Therefore, there is a VERY strong case for Fiverr to act as a beneficiary and not just an intermediary. This means that the place of performance for other services would be in Israel (i.e. the registered office of Fiverr) (§ 3a para. 2 UStG) . Other services are defined as all services that do not constitute deliveries. But beware: this only applies if Fiverr is to be considered a company. What sounds logical at first will be commented by any tax advisor with “anyone can say that”. It is therefore necessary for Fiverr to submit a certificate of entrepreneurship issued by the respective competent tax authority in the third country (reference to Art. 18 (3) VAT Regulation). The content of the certificate should be similar to the entrepreneur certificate according to § 61a para. 4 UStDV (as for the so-called remuneration procedure). If the recipient of the service cannot provide proof by means of a certificate in accordance with sentences 1 and 2, it is left to the entrepreneur providing the service to decide how he proves that the recipient of the service established in the territory of the third country is an entrepreneur. Whether Fiverr transmits such a certificate, I doubt and whether this gives problems with a later company/tax audit, can hardly be judged.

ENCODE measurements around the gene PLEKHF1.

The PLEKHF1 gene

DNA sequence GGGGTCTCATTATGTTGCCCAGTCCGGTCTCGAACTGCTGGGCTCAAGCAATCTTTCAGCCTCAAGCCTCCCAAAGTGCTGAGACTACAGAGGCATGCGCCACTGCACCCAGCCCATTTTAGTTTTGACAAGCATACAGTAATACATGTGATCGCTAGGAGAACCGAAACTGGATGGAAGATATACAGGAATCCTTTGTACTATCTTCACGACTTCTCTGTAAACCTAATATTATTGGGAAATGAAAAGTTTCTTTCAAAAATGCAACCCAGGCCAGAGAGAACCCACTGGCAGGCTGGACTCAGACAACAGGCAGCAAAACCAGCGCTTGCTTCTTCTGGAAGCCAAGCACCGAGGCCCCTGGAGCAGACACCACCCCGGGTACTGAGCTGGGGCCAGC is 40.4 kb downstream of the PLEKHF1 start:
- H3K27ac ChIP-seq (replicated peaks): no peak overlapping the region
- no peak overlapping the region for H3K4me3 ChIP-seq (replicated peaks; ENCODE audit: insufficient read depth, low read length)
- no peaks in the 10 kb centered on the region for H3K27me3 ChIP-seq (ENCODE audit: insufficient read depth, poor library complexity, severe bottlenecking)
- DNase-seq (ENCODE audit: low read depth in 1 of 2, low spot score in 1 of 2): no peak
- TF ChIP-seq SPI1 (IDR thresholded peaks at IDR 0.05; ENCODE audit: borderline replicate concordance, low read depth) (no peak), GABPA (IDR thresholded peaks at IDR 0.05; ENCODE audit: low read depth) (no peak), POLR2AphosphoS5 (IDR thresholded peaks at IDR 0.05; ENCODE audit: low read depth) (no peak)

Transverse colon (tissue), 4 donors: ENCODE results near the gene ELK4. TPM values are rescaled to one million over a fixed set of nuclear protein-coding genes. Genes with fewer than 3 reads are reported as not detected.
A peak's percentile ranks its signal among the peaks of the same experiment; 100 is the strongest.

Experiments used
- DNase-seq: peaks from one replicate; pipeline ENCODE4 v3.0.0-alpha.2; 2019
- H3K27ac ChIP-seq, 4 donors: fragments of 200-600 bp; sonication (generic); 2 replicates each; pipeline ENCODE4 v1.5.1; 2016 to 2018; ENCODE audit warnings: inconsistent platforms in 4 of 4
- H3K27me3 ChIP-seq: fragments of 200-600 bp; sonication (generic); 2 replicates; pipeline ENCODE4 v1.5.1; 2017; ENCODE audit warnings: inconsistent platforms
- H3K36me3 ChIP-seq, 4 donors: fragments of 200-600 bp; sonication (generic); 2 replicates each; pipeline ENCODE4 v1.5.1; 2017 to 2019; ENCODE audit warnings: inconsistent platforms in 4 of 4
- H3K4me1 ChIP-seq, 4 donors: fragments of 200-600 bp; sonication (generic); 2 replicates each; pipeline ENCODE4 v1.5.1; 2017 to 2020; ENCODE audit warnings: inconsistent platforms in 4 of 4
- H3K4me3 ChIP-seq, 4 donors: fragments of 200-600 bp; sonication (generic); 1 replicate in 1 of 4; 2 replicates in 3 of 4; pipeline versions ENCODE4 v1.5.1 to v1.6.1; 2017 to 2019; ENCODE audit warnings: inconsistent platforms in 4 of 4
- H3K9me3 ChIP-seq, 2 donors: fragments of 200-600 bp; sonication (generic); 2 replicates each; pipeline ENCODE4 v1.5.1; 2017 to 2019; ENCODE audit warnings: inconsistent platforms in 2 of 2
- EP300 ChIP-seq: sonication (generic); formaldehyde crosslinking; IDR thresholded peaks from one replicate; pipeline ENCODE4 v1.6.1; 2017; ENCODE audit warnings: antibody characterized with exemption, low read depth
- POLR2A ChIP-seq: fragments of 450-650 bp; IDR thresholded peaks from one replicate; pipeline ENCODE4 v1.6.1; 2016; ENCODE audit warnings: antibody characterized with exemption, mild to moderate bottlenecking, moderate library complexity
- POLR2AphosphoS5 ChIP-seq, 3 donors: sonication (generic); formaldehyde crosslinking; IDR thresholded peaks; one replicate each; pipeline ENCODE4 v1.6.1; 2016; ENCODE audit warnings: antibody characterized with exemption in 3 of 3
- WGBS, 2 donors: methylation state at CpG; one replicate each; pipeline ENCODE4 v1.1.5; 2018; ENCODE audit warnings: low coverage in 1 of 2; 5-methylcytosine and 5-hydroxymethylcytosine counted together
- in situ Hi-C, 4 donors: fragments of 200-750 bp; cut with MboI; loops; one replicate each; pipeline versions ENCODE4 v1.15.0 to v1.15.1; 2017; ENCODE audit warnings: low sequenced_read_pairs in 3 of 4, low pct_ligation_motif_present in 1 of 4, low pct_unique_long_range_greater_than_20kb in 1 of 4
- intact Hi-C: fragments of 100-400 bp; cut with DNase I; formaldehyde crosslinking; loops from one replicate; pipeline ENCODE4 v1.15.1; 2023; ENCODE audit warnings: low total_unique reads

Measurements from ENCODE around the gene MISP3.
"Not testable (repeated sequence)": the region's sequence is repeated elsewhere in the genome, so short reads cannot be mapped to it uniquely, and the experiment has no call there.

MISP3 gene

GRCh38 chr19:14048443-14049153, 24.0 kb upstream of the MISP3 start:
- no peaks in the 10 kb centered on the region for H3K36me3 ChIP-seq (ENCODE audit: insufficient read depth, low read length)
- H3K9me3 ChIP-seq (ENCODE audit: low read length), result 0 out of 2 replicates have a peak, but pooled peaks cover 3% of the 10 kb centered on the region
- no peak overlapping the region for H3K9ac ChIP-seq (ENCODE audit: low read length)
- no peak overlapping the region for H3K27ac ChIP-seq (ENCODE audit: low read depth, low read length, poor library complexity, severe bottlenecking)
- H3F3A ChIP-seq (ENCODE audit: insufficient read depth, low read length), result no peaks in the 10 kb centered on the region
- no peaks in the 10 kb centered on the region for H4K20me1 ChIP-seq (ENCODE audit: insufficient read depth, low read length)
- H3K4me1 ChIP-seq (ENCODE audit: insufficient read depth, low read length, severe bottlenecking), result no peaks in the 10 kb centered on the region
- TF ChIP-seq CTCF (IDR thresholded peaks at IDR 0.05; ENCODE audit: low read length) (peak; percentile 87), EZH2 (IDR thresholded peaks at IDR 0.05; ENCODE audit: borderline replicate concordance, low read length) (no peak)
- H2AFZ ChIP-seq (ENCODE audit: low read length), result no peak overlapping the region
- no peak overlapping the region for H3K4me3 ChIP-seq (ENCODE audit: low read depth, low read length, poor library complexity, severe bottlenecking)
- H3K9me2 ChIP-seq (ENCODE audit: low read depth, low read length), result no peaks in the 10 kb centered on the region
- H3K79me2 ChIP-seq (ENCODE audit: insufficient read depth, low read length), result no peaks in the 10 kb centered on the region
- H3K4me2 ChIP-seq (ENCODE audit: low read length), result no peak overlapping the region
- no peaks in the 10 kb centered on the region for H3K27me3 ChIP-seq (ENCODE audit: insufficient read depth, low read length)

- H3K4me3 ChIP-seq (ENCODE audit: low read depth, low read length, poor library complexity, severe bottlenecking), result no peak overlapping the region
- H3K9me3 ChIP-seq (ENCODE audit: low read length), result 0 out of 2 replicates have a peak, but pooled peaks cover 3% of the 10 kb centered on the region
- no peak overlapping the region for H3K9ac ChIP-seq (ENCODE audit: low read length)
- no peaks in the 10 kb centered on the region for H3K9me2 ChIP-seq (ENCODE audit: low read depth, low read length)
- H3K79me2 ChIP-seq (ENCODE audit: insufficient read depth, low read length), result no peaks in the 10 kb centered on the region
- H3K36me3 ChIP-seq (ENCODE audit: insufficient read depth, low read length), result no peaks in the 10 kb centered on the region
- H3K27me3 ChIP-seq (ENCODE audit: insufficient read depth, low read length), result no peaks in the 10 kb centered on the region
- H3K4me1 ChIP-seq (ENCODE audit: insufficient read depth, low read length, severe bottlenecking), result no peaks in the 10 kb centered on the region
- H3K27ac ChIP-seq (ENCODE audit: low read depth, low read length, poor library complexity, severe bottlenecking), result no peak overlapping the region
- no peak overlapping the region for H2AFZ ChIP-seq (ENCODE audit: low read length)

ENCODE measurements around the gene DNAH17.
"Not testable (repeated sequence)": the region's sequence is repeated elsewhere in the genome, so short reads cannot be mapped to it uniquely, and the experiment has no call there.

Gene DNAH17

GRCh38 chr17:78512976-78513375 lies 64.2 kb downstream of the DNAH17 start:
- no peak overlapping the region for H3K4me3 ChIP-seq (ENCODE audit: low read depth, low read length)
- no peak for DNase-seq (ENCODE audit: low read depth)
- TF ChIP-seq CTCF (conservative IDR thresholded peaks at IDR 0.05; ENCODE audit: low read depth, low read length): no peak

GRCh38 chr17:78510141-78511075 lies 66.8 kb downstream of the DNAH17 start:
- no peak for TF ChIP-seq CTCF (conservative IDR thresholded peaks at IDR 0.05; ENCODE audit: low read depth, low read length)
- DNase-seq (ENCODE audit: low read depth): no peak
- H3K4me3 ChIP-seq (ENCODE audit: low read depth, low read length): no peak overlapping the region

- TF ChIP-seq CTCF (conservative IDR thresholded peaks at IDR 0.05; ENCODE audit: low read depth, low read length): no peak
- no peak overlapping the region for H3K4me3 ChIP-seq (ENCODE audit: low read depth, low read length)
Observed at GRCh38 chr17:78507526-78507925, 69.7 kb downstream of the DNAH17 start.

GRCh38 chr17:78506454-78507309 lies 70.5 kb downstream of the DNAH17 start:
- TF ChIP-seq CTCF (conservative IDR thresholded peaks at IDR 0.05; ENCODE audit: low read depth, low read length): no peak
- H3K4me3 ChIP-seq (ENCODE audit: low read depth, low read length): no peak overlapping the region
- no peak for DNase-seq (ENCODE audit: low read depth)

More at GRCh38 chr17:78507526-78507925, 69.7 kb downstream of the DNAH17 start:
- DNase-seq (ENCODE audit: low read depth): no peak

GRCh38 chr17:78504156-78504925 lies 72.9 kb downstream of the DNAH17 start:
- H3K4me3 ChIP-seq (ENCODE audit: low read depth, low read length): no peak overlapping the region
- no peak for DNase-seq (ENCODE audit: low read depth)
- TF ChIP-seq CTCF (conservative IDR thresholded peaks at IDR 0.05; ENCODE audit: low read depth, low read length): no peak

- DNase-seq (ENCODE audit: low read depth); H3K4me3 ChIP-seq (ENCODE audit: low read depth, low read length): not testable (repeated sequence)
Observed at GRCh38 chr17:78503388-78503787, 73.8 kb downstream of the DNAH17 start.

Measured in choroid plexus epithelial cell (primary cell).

If, however, Fiverr is seen as a company and if, according to the circumstances and the above, it is to be assumed that the transactions with Fiverr are a service commission, this would result in the place of performance being Israel and no VAT having to be paid in the EU on the sales received from Fiverr. (so-called industry solution)